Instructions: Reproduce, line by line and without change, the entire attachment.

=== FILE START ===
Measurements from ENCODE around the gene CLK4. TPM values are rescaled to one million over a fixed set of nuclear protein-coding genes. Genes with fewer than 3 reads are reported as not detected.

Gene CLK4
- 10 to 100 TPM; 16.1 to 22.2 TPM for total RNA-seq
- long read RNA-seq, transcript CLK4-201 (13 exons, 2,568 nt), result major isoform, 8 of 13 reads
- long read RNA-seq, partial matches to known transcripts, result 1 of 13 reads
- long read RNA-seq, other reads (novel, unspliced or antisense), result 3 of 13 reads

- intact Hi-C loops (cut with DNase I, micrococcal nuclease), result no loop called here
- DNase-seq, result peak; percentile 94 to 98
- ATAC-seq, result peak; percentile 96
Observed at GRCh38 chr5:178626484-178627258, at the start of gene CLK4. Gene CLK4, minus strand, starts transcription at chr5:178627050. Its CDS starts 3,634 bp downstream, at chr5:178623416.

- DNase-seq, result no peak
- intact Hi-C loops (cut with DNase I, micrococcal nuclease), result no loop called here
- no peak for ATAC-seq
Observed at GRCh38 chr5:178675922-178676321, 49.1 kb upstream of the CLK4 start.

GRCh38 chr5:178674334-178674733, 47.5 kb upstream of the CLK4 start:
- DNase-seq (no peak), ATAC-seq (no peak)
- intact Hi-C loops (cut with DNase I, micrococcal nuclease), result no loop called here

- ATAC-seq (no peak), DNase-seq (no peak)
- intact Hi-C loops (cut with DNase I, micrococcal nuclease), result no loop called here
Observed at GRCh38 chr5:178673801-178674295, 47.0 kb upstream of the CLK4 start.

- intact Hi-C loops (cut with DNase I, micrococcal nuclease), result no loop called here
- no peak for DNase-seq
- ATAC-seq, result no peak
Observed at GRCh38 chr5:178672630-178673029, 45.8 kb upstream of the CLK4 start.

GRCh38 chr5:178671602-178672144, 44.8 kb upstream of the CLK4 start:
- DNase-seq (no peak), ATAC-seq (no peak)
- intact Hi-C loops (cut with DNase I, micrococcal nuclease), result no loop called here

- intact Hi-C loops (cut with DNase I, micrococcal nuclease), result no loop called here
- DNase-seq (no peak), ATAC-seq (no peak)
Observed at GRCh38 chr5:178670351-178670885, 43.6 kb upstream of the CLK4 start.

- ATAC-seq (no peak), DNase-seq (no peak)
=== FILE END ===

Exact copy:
Measurements from ENCODE around the gene CLK4. TPM values are rescaled to one million over a fixed set of nuclear protein-coding genes. Genes with fewer than 3 reads are reported as not detected.

Gene CLK4
- 10 to 100 TPM; 16.1 to 22.2 TPM for total RNA-seq
- long read RNA-seq, transcript CLK4-201 (13 exons, 2,568 nt), result major isoform, 8 of 13 reads
- long read RNA-seq, partial matches to known transcripts, result 1 of 13 reads
- long read RNA-seq, other reads (novel, unspliced or antisense), result 3 of 13 reads

- intact Hi-C loops (cut with DNase I, micrococcal nuclease), result no loop called here
- DNase-seq, result peak; percentile 94 to 98
- ATAC-seq, result peak; percentile 96
Observed at GRCh38 chr5:178626484-178627258, at the start of gene CLK4. Gene CLK4, minus strand, starts transcription at chr5:178627050. Its CDS starts 3,634 bp downstream, at chr5:178623416.

- DNase-seq, result no peak
- intact Hi-C loops (cut with DNase I, micrococcal nuclease), result no loop called here
- no peak for ATAC-seq
Observed at GRCh38 chr5:178675922-178676321, 49.1 kb upstream of the CLK4 start.

GRCh38 chr5:178674334-178674733, 47.5 kb upstream of the CLK4 start:
- DNase-seq (no peak), ATAC-seq (no peak)
- intact Hi-C loops (cut with DNase I, micrococcal nuclease), result no loop called here

- ATAC-seq (no peak), DNase-seq (no peak)
- intact Hi-C loops (cut with DNase I, micrococcal nuclease), result no loop called here
Observed at GRCh38 chr5:178673801-178674295, 47.0 kb upstream of the CLK4 start.

- intact Hi-C loops (cut with DNase I, micrococcal nuclease), result no loop called here
- no peak for DNase-seq
- ATAC-seq, result no peak
Observed at GRCh38 chr5:178672630-178673029, 45.8 kb upstream of the CLK4 start.

GRCh38 chr5:178671602-178672144, 44.8 kb upstream of the CLK4 start:
- DNase-seq (no peak), ATAC-seq (no peak)
- intact Hi-C loops (cut with DNase I, micrococcal nuclease), result no loop called here

- intact Hi-C loops (cut with DNase I, micrococcal nuclease), result no loop called here
- DNase-seq (no peak), ATAC-seq (no peak)
Observed at GRCh38 chr5:178670351-178670885, 43.6 kb upstream of the CLK4 start.

- ATAC-seq (no peak), DNase-seq (no peak)